Skip to content
Join our Newsletter

Homeless settle into tent city at the end of Fifth Avenue

The tent city at the end of Fifth Avenue behind the Citizen office has got plenty of people living there but don’t think just anyone is welcome into the makeshift neighbourhood. Right away there’s a warning sign set up at the entrance.

The tent city at the end of Fifth Avenue behind the Citizen office has got plenty of people living there but don’t think just anyone is welcome into the makeshift neighbourhood.

Right away, there’s a warning sign set up at the entrance.


It’s a polite warning but it sends the message.

Those who steal from other homeless people are not welcome, one resident of the tent city explained on her way past the sign heading into the downtown core.

Almost everyone who is camping there are in clusters of two, three or even four tents, while others prefer to be close by but remain solitary.

Patronia, a First Nations woman who has been living on the streets for the last seven years, lives with her girlfriend and their friend‘s tent is about three feet away. The entrances face each other. Seems safer that way. There are barriers up like a grocery cart that acts as a bit of a buffer between their tents and the worn roadway through the area that gets plenty of traffic on it each day as police and bylaw officers drive through or stop and check on people. Several organizations have staff come by with supplies like water and sandwiches while other good Samaritans stop by with bags of burgers to offer to those who want some lunch.

It’s all very nice but it’s not really what they need.

“I want a home,” Patronia said, head down, shoulders hunched protectively, as she compulsively untied knots in a short length of white rope. “Just need a chance - a break - to get clean and to find a job. I had a good job once but my addiction took it all away.”

“We all need a break,” another anonymous homeless woman said.

She seemed a bit preoccupied as she had her sock on her hand like a mitten and with her lighter tried to melt the polyester together to mend it.

It didn’t seem to matter that she was burning her fingers. She wanted to fix that sock.

Dallas Calliou, 24, a man living on the streets of downtown Prince George for the last five years, used to live at the tent city on George Street across from the courthouse but he moved down to the Lower Patricia Boulevard location just a week or so ago.

“There’s more space here and that way we’re out of the public eye,” Calliou said. “And that’s what the mayor wants, right?”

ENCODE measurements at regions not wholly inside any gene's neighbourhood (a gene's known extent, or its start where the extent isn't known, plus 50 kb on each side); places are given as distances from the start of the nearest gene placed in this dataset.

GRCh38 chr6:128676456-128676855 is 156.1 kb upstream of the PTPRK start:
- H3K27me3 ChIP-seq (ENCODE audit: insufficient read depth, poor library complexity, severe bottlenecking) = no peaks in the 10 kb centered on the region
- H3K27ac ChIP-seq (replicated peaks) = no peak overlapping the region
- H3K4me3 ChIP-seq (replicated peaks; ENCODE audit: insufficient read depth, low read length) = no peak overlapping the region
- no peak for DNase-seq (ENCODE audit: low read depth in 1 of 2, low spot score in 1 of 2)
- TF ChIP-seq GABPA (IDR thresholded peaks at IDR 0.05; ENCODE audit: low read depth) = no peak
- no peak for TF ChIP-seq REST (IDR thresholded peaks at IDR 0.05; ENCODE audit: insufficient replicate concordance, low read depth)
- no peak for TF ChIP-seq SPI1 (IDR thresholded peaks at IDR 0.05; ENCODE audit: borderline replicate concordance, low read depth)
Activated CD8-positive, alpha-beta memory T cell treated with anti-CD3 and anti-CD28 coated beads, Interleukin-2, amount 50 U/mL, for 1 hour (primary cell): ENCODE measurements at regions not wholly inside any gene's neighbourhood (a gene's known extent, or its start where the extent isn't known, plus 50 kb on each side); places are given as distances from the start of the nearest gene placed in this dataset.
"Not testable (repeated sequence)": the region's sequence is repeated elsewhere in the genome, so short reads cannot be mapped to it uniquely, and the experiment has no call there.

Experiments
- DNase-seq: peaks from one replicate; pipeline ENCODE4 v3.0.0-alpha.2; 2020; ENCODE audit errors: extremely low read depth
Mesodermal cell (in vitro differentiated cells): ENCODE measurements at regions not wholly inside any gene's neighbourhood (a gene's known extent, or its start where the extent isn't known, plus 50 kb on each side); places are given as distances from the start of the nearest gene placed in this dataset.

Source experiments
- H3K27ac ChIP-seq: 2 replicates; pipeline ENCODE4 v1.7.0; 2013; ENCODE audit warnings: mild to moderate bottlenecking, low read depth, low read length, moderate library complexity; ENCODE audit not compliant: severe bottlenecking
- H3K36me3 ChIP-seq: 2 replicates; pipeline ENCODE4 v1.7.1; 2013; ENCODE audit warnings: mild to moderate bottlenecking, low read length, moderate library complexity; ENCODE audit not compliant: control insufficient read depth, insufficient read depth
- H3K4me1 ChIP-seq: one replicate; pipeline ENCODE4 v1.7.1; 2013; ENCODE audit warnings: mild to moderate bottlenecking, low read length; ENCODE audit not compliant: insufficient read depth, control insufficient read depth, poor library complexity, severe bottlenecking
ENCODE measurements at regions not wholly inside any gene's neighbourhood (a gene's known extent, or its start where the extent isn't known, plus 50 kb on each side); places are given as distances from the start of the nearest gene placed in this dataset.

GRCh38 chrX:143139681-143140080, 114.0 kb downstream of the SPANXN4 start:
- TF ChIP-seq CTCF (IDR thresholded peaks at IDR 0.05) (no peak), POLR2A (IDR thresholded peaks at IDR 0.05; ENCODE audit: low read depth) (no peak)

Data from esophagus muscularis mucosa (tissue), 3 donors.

Calliou built himself a teepee.

“I wanted it to be more traditional,” he explained about the 15-foot-high tarped teepee that is his new residence. “It’s something different from everyone else.”

There’s white hand prints all over one of the tarps.

“I think it looks cool.”

Calliou built the teepee right under one of the many street lights in the barbed-wire fenced in area.

“That light turns off and on every five minutes or so all night long,” he said, pointing to the one right overhead. “We’d like it if all these lights worked.”

There were claims that people living above the tent city were aggressive, using bear bangers and throwing lit firecrackers at the homeless who were camping in the area.

“That was when we were on the other side of the fence,” Calliou explained.

“We didn’t think we were allowed in this area so we were along the path in back. Once we moved into this area it’s been quiet.”

But that will soon change.

“What we’ve heard is there’s an eviction notice for here and Third Avenue for the 28th,” Calliou said.

City council voted in favour of a controversial proposed bylaw that would impose fines for “nuisance” behaviour like panhandling, open drug use and camping in public areas.

While protesters advocating for the rights of the homeless camped on the lawn of city hall, a sometimes emotional debate about the Safe Streets Bylaw was going on inside city council chambers last Monday night.

In a 5-3 vote, city council approved the first three readings of the Safe Streets Bylaw. Councillors Murry Krause, Cori Ramsay and Frank Everitt voted against the adoption of the bylaw.

Coun. Susan Scott was not at the meeting.

Final reading of the bylaw is expected to come before city council on Monday.

On May 20, The Citizen checked in with the homeless who were settled at the George Street location and spoke with Jimmy Santos, 54. He was not happy about the ticketing situation and pulled a handful of crumpled up tickets out of his pocket.

“What happens when I finally get my stuff together and finally get a home, a driver’s licence - am I going to be so far in debt I won’t be able to do anything else but pay these things off? So why bother trying to get a job if I have to start out with pile of debt?” he said.

For others it’s something else that keeps them from finding a permanent residence.

“I want a home,” Calliou explained. “It would take some motivation but I guess when it comes down to it I just want everyone else that’s here to follow me but that will take time. So I stay here.”

-  with files from Arthur Williams